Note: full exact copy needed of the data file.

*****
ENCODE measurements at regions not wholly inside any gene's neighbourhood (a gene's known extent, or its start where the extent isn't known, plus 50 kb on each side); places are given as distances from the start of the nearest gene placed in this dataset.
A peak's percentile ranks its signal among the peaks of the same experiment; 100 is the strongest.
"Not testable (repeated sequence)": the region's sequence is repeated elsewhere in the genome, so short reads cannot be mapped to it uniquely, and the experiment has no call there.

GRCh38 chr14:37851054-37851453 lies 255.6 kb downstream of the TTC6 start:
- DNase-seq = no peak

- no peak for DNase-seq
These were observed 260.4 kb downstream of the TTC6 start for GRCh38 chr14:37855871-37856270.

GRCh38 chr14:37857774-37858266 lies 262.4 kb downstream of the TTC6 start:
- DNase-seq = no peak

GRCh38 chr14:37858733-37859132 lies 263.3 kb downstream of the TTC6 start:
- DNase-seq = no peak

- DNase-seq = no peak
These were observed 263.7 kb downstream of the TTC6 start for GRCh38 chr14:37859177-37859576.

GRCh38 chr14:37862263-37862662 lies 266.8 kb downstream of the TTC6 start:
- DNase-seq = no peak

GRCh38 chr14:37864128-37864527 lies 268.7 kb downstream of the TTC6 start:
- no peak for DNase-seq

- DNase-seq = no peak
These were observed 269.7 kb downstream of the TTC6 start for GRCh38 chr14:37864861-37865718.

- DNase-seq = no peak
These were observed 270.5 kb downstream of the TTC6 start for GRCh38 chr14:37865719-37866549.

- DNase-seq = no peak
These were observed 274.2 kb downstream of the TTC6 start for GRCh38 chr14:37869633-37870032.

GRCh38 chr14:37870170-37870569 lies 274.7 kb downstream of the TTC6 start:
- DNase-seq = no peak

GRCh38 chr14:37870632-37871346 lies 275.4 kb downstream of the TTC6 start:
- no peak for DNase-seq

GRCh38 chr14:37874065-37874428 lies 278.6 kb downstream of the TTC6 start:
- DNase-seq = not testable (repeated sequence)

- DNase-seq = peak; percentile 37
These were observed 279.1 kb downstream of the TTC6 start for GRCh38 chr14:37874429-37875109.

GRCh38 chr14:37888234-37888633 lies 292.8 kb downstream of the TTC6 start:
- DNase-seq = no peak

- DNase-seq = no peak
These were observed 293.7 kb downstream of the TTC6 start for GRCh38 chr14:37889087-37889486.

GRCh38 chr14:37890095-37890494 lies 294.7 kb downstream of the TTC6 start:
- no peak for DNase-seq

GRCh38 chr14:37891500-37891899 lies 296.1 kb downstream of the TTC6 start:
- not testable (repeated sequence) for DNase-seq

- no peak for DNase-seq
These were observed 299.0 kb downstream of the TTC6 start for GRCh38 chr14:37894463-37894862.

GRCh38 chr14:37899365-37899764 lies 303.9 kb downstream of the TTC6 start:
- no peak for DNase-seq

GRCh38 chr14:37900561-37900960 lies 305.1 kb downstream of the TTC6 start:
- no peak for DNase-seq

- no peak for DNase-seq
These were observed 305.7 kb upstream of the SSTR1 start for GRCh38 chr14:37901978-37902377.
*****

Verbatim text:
ENCODE measurements at regions not wholly inside any gene's neighbourhood (a gene's known extent, or its start where the extent isn't known, plus 50 kb on each side); places are given as distances from the start of the nearest gene placed in this dataset.
A peak's percentile ranks its signal among the peaks of the same experiment; 100 is the strongest.
"Not testable (repeated sequence)": the region's sequence is repeated elsewhere in the genome, so short reads cannot be mapped to it uniquely, and the experiment has no call there.

GRCh38 chr14:37851054-37851453 lies 255.6 kb downstream of the TTC6 start:
- DNase-seq = no peak

- no peak for DNase-seq
These were observed 260.4 kb downstream of the TTC6 start for GRCh38 chr14:37855871-37856270.

GRCh38 chr14:37857774-37858266 lies 262.4 kb downstream of the TTC6 start:
- DNase-seq = no peak

GRCh38 chr14:37858733-37859132 lies 263.3 kb downstream of the TTC6 start:
- DNase-seq = no peak

- DNase-seq = no peak
These were observed 263.7 kb downstream of the TTC6 start for GRCh38 chr14:37859177-37859576.

GRCh38 chr14:37862263-37862662 lies 266.8 kb downstream of the TTC6 start:
- DNase-seq = no peak

GRCh38 chr14:37864128-37864527 lies 268.7 kb downstream of the TTC6 start:
- no peak for DNase-seq

- DNase-seq = no peak
These were observed 269.7 kb downstream of the TTC6 start for GRCh38 chr14:37864861-37865718.

- DNase-seq = no peak
These were observed 270.5 kb downstream of the TTC6 start for GRCh38 chr14:37865719-37866549.

- DNase-seq = no peak
These were observed 274.2 kb downstream of the TTC6 start for GRCh38 chr14:37869633-37870032.

GRCh38 chr14:37870170-37870569 lies 274.7 kb downstream of the TTC6 start:
- DNase-seq = no peak

GRCh38 chr14:37870632-37871346 lies 275.4 kb downstream of the TTC6 start:
- no peak for DNase-seq

GRCh38 chr14:37874065-37874428 lies 278.6 kb downstream of the TTC6 start:
- DNase-seq = not testable (repeated sequence)

- DNase-seq = peak; percentile 37
These were observed 279.1 kb downstream of the TTC6 start for GRCh38 chr14:37874429-37875109.

GRCh38 chr14:37888234-37888633 lies 292.8 kb downstream of the TTC6 start:
- DNase-seq = no peak

- DNase-seq = no peak
These were observed 293.7 kb downstream of the TTC6 start for GRCh38 chr14:37889087-37889486.

GRCh38 chr14:37890095-37890494 lies 294.7 kb downstream of the TTC6 start:
- no peak for DNase-seq

GRCh38 chr14:37891500-37891899 lies 296.1 kb downstream of the TTC6 start:
- not testable (repeated sequence) for DNase-seq

- no peak for DNase-seq
These were observed 299.0 kb downstream of the TTC6 start for GRCh38 chr14:37894463-37894862.

GRCh38 chr14:37899365-37899764 lies 303.9 kb downstream of the TTC6 start:
- no peak for DNase-seq

GRCh38 chr14:37900561-37900960 lies 305.1 kb downstream of the TTC6 start:
- no peak for DNase-seq

- no peak for DNase-seq
These were observed 305.7 kb upstream of the SSTR1 start for GRCh38 chr14:37901978-37902377.